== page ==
Audio: Francesco Del Garda gives a glimpse into his sweeping record collection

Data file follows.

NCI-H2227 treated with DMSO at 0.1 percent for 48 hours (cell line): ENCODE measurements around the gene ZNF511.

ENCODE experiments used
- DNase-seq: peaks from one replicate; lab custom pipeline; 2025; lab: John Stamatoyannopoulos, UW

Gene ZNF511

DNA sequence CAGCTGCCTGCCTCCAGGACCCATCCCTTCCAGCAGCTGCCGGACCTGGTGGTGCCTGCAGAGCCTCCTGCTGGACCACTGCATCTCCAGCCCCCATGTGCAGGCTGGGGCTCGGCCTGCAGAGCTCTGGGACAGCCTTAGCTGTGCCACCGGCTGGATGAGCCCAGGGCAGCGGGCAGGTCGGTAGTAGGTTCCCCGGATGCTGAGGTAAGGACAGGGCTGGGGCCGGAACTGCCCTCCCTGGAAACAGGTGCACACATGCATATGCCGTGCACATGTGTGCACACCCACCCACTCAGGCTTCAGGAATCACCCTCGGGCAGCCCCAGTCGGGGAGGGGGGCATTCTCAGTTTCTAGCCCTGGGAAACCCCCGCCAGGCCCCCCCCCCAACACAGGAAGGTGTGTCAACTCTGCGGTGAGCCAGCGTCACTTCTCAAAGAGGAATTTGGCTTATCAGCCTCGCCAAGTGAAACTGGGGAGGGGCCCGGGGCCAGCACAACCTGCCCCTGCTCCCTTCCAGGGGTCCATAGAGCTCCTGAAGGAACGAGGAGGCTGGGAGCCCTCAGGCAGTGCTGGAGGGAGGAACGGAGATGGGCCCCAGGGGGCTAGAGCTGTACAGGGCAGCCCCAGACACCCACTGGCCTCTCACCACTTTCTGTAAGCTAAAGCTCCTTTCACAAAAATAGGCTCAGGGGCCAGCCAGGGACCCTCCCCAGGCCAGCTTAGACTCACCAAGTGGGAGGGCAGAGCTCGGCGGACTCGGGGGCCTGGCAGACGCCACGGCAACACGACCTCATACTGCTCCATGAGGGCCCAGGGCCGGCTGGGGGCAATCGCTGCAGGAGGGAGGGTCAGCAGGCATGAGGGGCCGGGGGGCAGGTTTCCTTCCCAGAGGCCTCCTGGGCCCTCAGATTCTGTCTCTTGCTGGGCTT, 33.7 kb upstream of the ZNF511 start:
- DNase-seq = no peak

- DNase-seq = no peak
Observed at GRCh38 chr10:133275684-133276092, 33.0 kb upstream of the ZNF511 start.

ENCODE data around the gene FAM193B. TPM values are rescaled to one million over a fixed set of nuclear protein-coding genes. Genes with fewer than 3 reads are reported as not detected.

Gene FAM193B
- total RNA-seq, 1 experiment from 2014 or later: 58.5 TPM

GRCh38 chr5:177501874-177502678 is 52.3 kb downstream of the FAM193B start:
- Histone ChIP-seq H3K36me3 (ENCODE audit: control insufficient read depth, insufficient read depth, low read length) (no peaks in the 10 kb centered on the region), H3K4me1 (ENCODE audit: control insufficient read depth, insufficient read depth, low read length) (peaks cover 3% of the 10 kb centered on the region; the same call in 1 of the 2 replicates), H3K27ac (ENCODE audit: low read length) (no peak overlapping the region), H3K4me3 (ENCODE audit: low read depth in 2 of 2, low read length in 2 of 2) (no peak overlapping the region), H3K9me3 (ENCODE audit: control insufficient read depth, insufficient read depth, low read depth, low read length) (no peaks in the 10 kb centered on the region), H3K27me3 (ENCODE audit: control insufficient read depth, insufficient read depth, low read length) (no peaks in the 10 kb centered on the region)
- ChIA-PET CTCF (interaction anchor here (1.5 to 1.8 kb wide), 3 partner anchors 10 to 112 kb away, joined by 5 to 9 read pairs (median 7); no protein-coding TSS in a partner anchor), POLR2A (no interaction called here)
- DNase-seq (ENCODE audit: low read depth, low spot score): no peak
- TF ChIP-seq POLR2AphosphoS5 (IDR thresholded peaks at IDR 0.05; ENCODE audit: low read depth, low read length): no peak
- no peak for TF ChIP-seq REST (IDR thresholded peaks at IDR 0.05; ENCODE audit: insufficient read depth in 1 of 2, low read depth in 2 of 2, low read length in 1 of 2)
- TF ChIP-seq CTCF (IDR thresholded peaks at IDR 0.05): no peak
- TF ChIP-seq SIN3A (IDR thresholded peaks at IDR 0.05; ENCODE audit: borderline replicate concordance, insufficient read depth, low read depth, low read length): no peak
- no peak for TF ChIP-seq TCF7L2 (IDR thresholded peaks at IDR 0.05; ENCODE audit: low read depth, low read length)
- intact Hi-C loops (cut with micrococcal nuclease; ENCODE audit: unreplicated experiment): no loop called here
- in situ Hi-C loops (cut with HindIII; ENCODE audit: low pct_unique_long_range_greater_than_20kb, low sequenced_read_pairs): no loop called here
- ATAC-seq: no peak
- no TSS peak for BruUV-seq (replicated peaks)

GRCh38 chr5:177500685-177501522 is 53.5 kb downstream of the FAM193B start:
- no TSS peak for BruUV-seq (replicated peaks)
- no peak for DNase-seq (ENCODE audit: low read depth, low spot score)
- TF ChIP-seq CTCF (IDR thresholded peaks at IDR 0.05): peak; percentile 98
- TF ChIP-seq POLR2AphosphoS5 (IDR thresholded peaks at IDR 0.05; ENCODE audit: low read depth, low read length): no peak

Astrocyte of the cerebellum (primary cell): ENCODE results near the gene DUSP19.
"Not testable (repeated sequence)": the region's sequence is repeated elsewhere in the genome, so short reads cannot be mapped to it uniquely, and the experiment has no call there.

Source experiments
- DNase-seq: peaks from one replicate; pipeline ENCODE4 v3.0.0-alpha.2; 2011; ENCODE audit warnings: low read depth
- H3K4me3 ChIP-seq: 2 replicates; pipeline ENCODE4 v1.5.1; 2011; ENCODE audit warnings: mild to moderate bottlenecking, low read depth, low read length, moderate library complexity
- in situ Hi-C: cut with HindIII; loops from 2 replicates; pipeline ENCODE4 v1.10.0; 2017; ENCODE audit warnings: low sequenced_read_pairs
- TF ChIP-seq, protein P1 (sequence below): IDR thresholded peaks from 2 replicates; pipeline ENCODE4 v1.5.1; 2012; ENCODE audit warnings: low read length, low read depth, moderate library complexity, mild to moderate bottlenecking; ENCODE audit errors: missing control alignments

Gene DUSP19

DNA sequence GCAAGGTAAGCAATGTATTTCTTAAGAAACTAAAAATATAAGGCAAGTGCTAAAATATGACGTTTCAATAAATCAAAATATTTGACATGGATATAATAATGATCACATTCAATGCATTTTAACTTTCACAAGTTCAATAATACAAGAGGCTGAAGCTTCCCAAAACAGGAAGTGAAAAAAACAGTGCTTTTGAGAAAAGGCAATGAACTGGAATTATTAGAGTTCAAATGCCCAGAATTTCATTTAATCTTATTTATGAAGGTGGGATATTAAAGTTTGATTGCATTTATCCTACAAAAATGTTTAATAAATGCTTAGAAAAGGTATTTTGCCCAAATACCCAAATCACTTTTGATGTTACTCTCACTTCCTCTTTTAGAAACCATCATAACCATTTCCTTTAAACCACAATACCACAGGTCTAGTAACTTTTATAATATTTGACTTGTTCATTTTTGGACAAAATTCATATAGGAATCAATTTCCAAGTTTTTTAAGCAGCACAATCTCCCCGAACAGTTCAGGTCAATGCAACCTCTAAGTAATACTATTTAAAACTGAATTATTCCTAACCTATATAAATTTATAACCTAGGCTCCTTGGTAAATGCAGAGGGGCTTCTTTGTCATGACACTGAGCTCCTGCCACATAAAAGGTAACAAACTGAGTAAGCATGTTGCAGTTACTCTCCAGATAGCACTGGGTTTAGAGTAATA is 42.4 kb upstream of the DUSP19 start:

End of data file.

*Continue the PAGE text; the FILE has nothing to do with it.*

“Searching for music has to be a pleasure,” Francesco Del Garda tells us. “It needs a lot of patience, and obviously time.” The Italian selector is a case in point for this. Del Garda is a vinyl obsessive, more committed to unearthing electronic music’s gems than most people could ever fathom. Over the last two decades he’s tirelessly amassed an expansive collection that charts the history of electronic music from the 90s to present day, though much of his taste stems from off-kilter house and techno, forgotten UK garage and spacey electro. He’s only ever put out a handful of productions, which means his focus tends to stay on digging (though he occasionally releases his friends’ music through his excellent Timeless label). In recent years this dedication has won him a lot of attention: search for any mix or set recording of his, and before long you’ll find a stream of comments asking after his track IDs. Today he also has a stacked calendar with regular gigs at places like Closer and Hoppetosse, but from what he tells us, we get the impression he has just as much fun spending hours trawling through warehouses for dusty second-hand records. Del Garda gives us a glimpse of his sweeping sound on his mix for us, which lands ahead of his Saturday night debut in Farringdon next weekend. Weird house groovers, trippy trancey bits, floating beatless stuff – here Del Garda shows just how deep you can go when you never stop hunting. Download: Francesco Del Garda fabric Promo Mix So what have you been up to lately? I’ve had an intense year. My time was mainly dedicated to my passion and I am pleased to have more time for myself, staying at home looking for music – but for now my schedule is limiting me. What were you going for with this mix – was there a theme or idea behind it? Building a podcast is not easy at all, it takes a lot of energy. In my opinion it’s much more complicated than a DJ set – it’s a document that remains online, so you have to try to be very precise in the mixes. Sometimes I take weeks before I feel ready to record it. Do you usually dig deep through your own crates for mixes like this – is there a meticulous track-by-track approach or is it more spontaneous? Everything is always natural, and depends on my mood. I start to select individual tracks, and it doesn't matter if they’re rare or not. What really matters is the evolution of the mix, and what you want to transmit. I always try to give my best, selecting music that I think is particular to me, and in this podcast I tried to summarise all of my influences in an hour. I hope you like it! Most of your online mixes attract a lot of comments from people asking for your track IDs. How do you feel about sharing tracks you’ve put a lot of time into finding versus safeguarding them for yourself? I am very aware of this. We all play records that were discovered by other DJs, but the most important thing is to personalise yourself with what you play. Music in this world is endless, just search for it and respect it. Unfortunately, through podcasts or videos, many of the records I play get found, but you can’t do anything about that. This stimulates me even more to search for new music. You and many of your closest peers are known for maintaining a low profile online, avoiding social media sites like Facebook. Is there a reason you prefer to avoid posting online a lot? I can recognise that social media is very important, but for me it is love and hate. It’s helped me a lot in the past, I know that, but right now, I think it's just too much for me. I have not used Facebook since I realised that it was no longer essential. I use Instagram, which I think is more personal for the way that it is used. I like sharing moments of my day, being in touch with friends and sometimes posting events or videos. Resident Advisor is an important platform for staying informed, and I think this is enough. In recent years there’s been a surge of interest in digging for records online through sites like Discogs, so many rarer records have become very expensive to acquire through the second-hand marketplace. How do you think this online market will evolve 5 or 10 years from now? It's a difficult question to answer. I don't know how it will be in 10 years, but I can remember in the past there was a market crash, where sales fell and it took time for people to go back to buying vinyl. I hope that won’t happen again. How much time do you typically spend looking for music to play each week? If I compare the time that I used to search for music to now, I would say not too much, but I think it is subjective to quantify time on this, because what I consider a small amount of time could be a lot of time for someone else. In the past I was searching for music every day from morning until night without stopping. I would like to go back and dedicate myself to doing that. Where are your favourite digging locations aside from the usual online sites? Living in Italy, I’m lucky to know a lot of places where I can go and dig. Without a doubt, I prefer to go and check warehouses of online sellers, or private collections of important Italian DJs from the past – DJs that also influenced my musical path. I also go out of the country to dig for records quite often, and try to combine my gigs with my real passion: digging. Do you have any tips for any aspiring diggers out there looking to build on their collections? Are there any less obvious places you would recommend looking for records? I think everything should come in a natural and spontaneous way. My advice is to follow things this way, without forcing yourself too much. Searching for music has to be a pleasure. It needs a lot of patience, and obviously time. This is your first Saturday night with us, but you’ve visited and played at the club previously during your time living in London. What do you remember about Room One, and how are you planning for your return to the room? After so many years of patience, I am honoured after so many years of patience to play at fabric on a Saturday in Room One, and share the night with a great artist like Craig. I’ve spent a few hours with him on a couple of occasions, and I was fascinated by his way of talking about some of his experiences. Regarding my set, I have a different feeling to how I prepared this mix. I will not prepare anything, everything will come by itself, as it always does when I play somewhere. It’s just a matter of feeling. Thank you to fabric for this opportunity.